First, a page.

Gob was a self-educated turkey. He studied statistics for fun. His quarters were a bit tight at the farm, but the upside was that for 140 days straight he had been fed a nice grain meal. And as he got older, the meals got bigger. Based on this history and his statistical models, Gob had very high expectations of receiving another nice meal tomorrow from Farmer Joe, who obviously had nothing but his best interests at heart. Unfortunately, Gob would not be fed tomorrow; something different would occur. The next day was when all of Farmer Joe’s turkeys would be harvested in order to ship them to the grocery stores on time for Thanksgiving.
We can learn a lot from the past, but perhaps not as much as we think. Gob would attest to that, if he was still around. And mathematical models and statistical forecasts can lead us to be more certain of the future than we should be.
Forecasting is based on history. Many supply chain and financial forecasting models are based on bell curves, with the tails of the curve representing highly unlikely events that can be “safely” ignored, at least for forecasting purposes. But a little examination of history will show that rude surprises, like the global financial meltdown we recently experienced, can intrude. All forecasts are thrown out the window when such catastrophic events occur. That is why companies should apply supply chain risk management to product forecasts and not just to factories, suppliers, and IT systems.
Companies often develop contingency plans for facilities. Take a warehouse as an example. While you would be hard pressed to forecast exactly what event would shut down a warehouse (tornado, flood, gas leak, etc.), companies with good supply chain risk management practices have a contingency plan in place just in case. If this warehouse goes down, for whatever reason, how will we evacuate the workers? Where will we shift the work? How will we determine how much inventory to save from the warehouse? How will we shift that inventory to a different warehouse? And who has responsibility for each of the many tasks associated with the contingency plan?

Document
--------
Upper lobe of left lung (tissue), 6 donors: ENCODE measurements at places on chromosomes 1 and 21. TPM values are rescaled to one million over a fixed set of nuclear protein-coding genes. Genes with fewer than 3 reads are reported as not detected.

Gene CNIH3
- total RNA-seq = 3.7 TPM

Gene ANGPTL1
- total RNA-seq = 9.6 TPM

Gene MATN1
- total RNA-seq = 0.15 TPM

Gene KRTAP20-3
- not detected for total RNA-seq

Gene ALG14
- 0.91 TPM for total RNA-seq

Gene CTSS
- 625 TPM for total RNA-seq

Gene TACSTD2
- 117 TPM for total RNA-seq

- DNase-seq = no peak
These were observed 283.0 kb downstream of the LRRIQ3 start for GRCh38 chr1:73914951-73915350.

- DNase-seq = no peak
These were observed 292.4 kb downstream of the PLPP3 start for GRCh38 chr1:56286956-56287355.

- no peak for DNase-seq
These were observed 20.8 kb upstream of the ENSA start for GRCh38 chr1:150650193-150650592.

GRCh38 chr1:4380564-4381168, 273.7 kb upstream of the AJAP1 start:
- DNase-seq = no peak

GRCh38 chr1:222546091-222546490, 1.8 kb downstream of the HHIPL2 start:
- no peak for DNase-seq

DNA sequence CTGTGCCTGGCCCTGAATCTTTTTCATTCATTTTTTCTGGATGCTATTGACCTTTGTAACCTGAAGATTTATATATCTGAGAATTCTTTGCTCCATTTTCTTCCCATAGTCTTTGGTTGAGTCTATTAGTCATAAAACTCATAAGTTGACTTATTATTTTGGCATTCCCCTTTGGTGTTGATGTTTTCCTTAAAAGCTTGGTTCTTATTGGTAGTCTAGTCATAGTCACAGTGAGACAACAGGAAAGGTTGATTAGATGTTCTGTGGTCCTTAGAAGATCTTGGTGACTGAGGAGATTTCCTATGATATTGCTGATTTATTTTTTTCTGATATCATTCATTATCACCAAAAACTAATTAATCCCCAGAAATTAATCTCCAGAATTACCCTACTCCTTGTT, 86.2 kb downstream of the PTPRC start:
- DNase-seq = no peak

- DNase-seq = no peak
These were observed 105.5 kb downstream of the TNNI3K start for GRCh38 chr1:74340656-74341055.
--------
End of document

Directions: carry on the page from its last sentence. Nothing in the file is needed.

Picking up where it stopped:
Contingency plans surrounding facilities are very common. Less common are contingency plans surrounding inaccurate forecasts. Companies also need proactive plans in this area. At what point will a production line be closed down? When sales for a product family are down 6 percent? 8 percent? 10 percent?
At what point will the whole factory be shut? When sales are down 15 percent? 20 percent? If the factory is shut down, how much of the residual work gets shifted to other factories in the network? Which factories get which product lines? And, once again, who exactly is responsible for doing what?
It is not always that forecasts will be significantly too low. A key competitor, for example, could do something stupid that could benefit your company. Thus, you should have contingency plans in place for demand spikes as well. Unfortunately, downside shocks are much more common, and tend to be larger in scope, than very large upside events. Also, if there is a large amount of unexpected demand, a company can always raise prices to balance demand with supply.
The key point is that by having proactive plans companies can react more quickly to these kinds forecast error events. Having the plan in place prevents companies from dithering and can save (or make) them a whole lot of money. This kind of planning can separate turkeys slotted for slaughter from eagles prepared to soar.